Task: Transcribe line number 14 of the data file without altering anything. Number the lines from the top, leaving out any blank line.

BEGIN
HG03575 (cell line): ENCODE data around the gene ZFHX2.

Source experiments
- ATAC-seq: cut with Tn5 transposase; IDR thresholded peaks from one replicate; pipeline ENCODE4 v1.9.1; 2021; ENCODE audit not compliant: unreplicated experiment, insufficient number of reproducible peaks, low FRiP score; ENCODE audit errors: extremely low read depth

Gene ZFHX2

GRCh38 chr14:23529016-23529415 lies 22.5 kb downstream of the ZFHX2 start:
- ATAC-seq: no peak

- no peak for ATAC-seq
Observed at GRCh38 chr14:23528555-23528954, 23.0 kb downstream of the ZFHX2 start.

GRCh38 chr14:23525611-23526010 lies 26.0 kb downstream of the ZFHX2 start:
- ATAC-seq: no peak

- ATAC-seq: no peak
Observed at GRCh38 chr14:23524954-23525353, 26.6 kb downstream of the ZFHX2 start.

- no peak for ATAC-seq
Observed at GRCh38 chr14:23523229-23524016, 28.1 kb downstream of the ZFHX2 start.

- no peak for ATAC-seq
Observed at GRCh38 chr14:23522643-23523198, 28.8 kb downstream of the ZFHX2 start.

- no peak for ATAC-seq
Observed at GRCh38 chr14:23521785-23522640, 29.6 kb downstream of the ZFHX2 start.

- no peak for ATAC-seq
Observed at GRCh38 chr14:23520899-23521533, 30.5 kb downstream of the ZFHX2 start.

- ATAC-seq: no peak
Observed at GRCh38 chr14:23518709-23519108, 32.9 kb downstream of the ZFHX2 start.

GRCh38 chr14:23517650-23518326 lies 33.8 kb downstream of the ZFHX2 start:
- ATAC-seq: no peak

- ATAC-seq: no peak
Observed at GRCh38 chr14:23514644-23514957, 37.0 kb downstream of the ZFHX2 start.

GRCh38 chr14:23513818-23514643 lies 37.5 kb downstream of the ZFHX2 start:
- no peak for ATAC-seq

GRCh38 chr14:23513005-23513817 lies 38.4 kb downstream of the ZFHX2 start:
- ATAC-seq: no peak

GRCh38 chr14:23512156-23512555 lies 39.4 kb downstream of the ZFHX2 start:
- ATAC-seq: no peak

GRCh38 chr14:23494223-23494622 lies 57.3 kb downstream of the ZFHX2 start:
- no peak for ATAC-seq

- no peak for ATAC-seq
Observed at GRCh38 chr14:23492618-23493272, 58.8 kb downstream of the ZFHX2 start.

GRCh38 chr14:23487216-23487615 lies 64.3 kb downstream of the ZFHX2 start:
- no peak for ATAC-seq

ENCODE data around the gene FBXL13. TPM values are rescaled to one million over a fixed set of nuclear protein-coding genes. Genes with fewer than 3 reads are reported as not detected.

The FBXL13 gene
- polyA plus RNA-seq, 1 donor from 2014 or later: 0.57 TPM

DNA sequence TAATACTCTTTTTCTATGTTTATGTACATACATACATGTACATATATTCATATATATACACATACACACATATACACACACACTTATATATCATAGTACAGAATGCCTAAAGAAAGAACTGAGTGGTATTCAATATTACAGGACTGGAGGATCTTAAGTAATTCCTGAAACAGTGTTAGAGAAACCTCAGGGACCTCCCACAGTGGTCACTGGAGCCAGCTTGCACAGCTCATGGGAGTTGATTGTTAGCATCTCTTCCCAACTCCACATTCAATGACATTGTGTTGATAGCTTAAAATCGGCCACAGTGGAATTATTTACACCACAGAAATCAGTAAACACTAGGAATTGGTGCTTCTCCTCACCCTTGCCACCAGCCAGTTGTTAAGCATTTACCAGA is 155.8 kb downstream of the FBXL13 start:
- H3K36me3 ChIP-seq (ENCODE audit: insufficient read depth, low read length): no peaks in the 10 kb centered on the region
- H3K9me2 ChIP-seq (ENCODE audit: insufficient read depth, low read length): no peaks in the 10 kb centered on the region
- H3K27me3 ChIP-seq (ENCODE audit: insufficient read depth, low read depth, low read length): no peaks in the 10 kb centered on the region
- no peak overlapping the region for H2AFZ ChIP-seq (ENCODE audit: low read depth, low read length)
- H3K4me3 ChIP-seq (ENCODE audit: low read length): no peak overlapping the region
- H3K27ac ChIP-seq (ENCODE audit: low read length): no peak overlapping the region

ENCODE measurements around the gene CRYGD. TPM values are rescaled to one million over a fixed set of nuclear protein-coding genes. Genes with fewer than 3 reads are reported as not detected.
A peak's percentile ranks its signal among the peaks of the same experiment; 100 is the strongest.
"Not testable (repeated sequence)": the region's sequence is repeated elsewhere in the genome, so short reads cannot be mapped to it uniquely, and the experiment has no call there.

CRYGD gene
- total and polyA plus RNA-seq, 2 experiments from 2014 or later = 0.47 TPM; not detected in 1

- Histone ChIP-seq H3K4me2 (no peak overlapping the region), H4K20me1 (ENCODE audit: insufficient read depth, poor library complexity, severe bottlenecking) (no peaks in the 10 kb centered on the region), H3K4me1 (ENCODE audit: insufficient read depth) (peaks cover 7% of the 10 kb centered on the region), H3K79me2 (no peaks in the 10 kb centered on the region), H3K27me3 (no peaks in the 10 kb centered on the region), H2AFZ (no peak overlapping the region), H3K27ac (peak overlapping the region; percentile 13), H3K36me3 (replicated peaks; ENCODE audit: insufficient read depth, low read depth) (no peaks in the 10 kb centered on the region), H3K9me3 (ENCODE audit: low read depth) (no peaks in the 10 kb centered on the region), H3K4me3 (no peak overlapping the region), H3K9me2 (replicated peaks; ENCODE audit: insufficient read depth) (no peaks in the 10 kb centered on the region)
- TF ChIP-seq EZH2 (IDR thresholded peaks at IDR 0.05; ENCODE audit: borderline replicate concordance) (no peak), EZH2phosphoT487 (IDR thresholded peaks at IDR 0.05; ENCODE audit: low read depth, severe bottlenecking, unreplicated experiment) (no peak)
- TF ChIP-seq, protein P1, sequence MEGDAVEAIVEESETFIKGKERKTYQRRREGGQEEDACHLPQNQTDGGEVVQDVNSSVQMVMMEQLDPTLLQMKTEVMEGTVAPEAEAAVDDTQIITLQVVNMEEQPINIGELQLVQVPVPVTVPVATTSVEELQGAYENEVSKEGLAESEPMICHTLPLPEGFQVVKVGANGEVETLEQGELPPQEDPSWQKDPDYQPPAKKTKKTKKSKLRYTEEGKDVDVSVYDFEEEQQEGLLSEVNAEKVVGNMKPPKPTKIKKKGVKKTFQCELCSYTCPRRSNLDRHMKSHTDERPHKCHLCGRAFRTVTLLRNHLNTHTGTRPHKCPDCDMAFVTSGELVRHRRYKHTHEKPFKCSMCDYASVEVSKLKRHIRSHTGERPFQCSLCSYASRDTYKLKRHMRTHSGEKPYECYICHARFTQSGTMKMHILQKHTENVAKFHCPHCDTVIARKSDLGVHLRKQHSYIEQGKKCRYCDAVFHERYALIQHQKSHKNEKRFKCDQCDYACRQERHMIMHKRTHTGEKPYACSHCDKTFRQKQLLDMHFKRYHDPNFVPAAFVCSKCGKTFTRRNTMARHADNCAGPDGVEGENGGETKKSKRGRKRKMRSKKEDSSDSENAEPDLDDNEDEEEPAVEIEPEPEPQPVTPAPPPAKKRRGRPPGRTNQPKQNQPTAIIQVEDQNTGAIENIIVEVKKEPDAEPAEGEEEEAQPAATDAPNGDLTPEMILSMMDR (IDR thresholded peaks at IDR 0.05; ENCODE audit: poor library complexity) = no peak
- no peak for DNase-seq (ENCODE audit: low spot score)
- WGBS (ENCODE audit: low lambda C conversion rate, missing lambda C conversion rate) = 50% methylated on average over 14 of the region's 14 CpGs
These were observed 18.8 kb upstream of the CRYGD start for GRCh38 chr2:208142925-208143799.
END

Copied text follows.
Observed at GRCh38 chr14:23523229-23524016, 28.1 kb downstream of the ZFHX2 start.